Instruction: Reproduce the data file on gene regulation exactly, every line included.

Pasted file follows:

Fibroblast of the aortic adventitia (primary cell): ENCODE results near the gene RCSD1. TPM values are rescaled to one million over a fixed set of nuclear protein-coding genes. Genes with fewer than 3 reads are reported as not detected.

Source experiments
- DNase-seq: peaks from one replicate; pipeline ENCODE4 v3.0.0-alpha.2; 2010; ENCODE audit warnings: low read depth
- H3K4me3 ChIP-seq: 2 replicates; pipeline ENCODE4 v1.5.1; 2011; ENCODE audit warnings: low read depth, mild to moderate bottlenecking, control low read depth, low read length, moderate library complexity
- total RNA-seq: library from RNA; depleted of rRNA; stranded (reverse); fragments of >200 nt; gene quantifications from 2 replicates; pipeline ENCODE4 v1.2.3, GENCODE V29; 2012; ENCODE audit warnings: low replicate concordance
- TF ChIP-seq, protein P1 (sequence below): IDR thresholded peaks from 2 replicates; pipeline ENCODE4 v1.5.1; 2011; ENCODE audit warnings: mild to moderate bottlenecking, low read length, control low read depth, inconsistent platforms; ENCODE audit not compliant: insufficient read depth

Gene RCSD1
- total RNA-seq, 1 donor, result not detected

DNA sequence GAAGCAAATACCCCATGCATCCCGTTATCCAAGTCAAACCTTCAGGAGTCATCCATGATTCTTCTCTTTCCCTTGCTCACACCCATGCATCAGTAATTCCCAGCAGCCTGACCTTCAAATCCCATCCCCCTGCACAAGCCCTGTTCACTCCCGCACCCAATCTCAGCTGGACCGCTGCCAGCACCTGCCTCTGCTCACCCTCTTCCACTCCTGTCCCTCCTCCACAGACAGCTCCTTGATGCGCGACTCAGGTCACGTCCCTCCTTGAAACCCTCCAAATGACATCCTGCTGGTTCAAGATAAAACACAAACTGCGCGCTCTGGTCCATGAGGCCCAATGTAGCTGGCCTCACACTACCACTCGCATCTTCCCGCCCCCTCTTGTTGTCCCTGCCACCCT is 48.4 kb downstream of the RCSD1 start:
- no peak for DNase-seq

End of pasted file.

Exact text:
Fibroblast of the aortic adventitia (primary cell): ENCODE results near the gene RCSD1. TPM values are rescaled to one million over a fixed set of nuclear protein-coding genes. Genes with fewer than 3 reads are reported as not detected.

Source experiments
- DNase-seq: peaks from one replicate; pipeline ENCODE4 v3.0.0-alpha.2; 2010; ENCODE audit warnings: low read depth
- H3K4me3 ChIP-seq: 2 replicates; pipeline ENCODE4 v1.5.1; 2011; ENCODE audit warnings: low read depth, mild to moderate bottlenecking, control low read depth, low read length, moderate library complexity
- total RNA-seq: library from RNA; depleted of rRNA; stranded (reverse); fragments of >200 nt; gene quantifications from 2 replicates; pipeline ENCODE4 v1.2.3, GENCODE V29; 2012; ENCODE audit warnings: low replicate concordance
- TF ChIP-seq, protein P1 (sequence below): IDR thresholded peaks from 2 replicates; pipeline ENCODE4 v1.5.1; 2011; ENCODE audit warnings: mild to moderate bottlenecking, low read length, control low read depth, inconsistent platforms; ENCODE audit not compliant: insufficient read depth

Gene RCSD1
- total RNA-seq, 1 donor, result not detected

DNA sequence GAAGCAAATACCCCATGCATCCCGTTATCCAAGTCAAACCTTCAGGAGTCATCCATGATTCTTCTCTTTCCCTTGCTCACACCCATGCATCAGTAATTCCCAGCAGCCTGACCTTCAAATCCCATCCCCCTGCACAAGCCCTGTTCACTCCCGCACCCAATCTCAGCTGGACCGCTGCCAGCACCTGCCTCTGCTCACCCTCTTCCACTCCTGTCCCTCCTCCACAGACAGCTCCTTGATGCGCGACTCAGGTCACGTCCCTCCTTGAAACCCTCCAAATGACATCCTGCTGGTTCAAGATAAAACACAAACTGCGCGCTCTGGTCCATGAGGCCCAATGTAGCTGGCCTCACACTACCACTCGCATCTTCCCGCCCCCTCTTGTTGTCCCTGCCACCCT is 48.4 kb downstream of the RCSD1 start:
- no peak for DNase-seq